Aryl Halides

Alkyl and Aryl Halides of Class 12

Aryl halides are compounds containing halogen attached directly to an benzene ring. The general formula of aryl halides is ArX, where Ar is phenyl, substituted phenyl or aryl groups.

Aryl Halides

Aryl Halides

An aryl halide is not just any halogen compound containing an aromatic ring. For example, benzyl chloride is not an aryl halide, because halogen is not directly attached to the aromatic ring. Its structure and properties resemble substituted alkyl halide.

The aryl halides differ a lot from alkyl halides in their preparation and properties. Aryl halides are comparatively unreactive towards the nucleophilic substitution reactions, which are characteristic of the alkyl halides. However, the presence of certain groups on the aromatic ring greatly increases the reactivity of aryl halides towards nucleophilic substitution. In absence of such groups, reaction can still be brought about by very strongly basic reagents or under drastic conditions. Nucleophilic aromatic substitution follow two very distinct pathways.

  • The bimolecular displacement mechanism−involving the carbanion as intermediate and applicable to activated aryl halides.
  • The elimination addition mechanism−involving the remarkable intermediate called benzyne and applicable to unactivated and deactivated aryl halides.

Vinyl halides are the compounds in which halogen is attached directly to a doubly bonded carbon.

Aryl Halides

A vinyl halide show an interesting parallelism to aryl halides. Both are unreactive towards nucleophilic substitution reactions, for basically the same reason. Moreover, this low reactivity is caused partly by the partial double bond character of the carbon-halogen bond.

Structure and reactivity of aryl and vinyl halides

The low reactivity of aryl and vinyl halides towards nucleophilic displacement has been attributed to two different factors.

  • delocalization of electrons by resonance and
  • differences in σ bond energies due to difference in hybridization of carbon.

Aryl Halides

Chlorobenzene is considered to be hybrid of not only the two Kekule structures I and II, but also structures, III, IV, and V, in which chlorine is joined to carbon atom by a double bond. In structures III, IV, and V chlorine bears a positive charge and the ortho and para positions bear a negative charge.

In a similar way, vinyl chloride is considered to be a hybrid of structure VI and structure VII (in which chlorine is joined to carbon by a double bond). In (VII), chlorine bears a positive charge and C-2 bears a negative charge. Other aryl and vinyl halides have structures exactly analogous to these.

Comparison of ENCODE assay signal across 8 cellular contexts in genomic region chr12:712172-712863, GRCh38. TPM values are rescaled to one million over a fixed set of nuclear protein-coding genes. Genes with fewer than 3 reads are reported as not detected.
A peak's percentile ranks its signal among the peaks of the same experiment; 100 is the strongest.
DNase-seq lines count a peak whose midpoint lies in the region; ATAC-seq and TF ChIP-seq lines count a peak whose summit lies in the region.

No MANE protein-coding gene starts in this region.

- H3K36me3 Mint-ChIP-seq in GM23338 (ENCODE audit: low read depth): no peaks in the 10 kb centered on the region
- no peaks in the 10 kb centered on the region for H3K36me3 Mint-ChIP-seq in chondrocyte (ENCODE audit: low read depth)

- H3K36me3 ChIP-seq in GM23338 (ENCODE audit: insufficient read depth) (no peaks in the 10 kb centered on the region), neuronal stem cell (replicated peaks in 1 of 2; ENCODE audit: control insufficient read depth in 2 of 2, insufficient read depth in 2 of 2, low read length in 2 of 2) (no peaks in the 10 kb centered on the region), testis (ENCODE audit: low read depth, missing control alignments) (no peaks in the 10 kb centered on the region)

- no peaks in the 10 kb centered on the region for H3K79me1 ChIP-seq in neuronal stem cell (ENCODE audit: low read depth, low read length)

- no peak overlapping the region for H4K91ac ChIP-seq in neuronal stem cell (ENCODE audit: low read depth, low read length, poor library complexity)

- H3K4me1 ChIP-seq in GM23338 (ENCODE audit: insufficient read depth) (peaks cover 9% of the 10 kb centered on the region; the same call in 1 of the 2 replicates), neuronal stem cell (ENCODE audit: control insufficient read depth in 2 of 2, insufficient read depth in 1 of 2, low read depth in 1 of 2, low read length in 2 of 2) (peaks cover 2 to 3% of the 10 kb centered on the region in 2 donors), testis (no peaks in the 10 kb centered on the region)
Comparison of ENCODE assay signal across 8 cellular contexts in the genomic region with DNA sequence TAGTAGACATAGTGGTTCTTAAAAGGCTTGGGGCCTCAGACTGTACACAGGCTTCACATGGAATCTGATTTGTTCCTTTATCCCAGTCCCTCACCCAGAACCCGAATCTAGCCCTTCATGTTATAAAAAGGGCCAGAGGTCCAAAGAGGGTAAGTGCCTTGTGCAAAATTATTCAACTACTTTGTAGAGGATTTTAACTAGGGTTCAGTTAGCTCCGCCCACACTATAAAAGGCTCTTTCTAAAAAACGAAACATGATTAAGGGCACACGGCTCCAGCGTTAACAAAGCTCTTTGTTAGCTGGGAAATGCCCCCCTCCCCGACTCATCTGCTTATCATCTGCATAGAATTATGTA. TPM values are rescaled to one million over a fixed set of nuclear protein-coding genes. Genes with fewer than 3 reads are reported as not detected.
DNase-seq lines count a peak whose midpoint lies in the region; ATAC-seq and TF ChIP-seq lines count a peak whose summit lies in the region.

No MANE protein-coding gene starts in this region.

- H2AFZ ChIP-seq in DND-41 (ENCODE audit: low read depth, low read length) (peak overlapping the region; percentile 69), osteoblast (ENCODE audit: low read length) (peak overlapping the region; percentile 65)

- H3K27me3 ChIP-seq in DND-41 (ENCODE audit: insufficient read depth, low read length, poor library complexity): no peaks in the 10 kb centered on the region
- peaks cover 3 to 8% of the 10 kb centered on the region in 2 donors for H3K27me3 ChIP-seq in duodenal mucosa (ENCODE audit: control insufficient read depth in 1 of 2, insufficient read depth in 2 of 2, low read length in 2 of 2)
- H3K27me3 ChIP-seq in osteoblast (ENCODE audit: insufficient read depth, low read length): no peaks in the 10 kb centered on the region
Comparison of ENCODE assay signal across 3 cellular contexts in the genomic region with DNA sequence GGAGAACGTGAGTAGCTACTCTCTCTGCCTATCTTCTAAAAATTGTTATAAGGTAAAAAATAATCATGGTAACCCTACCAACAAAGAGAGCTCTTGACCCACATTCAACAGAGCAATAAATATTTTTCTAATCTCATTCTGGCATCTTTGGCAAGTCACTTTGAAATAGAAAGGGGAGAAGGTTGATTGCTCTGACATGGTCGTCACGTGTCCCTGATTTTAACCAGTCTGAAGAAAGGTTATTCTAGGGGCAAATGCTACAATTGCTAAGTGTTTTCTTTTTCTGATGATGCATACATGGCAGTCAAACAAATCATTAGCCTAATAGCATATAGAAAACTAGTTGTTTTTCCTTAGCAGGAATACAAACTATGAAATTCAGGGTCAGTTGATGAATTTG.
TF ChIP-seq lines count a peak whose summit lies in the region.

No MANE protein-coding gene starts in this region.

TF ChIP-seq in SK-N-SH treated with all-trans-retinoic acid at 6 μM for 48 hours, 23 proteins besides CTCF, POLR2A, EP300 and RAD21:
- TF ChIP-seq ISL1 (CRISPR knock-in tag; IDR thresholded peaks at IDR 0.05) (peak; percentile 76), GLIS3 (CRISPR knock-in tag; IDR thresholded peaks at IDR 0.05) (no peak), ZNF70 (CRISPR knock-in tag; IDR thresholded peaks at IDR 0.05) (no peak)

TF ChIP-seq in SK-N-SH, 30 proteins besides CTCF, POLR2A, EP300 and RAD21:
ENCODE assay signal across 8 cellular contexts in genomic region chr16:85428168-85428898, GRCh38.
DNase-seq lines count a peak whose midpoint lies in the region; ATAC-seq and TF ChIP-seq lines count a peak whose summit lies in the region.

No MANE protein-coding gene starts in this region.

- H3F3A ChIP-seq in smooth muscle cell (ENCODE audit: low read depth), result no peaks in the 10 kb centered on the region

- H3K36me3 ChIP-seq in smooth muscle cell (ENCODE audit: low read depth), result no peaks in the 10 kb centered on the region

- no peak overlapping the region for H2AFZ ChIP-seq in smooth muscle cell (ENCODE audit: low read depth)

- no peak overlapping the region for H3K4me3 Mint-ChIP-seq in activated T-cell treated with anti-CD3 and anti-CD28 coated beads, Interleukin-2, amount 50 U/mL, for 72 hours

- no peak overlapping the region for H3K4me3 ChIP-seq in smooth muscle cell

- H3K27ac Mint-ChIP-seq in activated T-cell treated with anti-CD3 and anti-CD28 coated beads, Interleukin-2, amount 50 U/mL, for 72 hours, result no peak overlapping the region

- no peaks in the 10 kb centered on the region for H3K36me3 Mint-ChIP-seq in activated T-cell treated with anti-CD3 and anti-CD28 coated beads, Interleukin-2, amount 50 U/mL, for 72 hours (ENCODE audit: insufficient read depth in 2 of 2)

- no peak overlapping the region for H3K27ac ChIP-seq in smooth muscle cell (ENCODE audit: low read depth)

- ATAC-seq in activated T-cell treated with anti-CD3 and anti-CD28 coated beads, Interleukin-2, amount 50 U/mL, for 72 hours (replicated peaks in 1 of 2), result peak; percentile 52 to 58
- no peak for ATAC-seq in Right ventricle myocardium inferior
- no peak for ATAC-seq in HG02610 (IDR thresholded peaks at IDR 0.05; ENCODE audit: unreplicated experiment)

Aryl Halides

Contribution from III, IV and V, and from VII stabilizes the chlorobenzene and vinyl chloride molecules, and gives a double bond character to the carbon−chlorine bond. Carbon and chlorine are thus held together by something more than a single pair of electrons, and the carbon chlorine bond is stronger than if it were a pure single bond. The low reactivity of these halides towards nucleophilic substitution is due to resonance stabilization of the halides. This stabilization increases the Eact for displacement, and thus slows down reaction.

In alkyl halides, the carbon holding halogen atom is sp3 hybridized. In aryl and vinyl halides, carbon is sp2 hybridized, the carbon−halogen bond is shorter and stronger and thus the molecule is more stable.

Chlorobenzene and bromobenzene have dipole moments of only 1.7 D, and vinyl chlorides and vinyl bromides have dipole moments of only 1.4 D. This is consistant with the resonance picture of these molecules. In the structures that contain double bonded halogen (III, IV, V and VII) there is a positive charge on halogen and a negative charge on carbon, to the extent that these structures contribute to the hybrids, they tend to oppose the usual displacement of electrons towards halogen. Although there is still a net displacement of electrons towards halogen in aryl halides and in vinyl halides but it is less than other organic alkyl halides.

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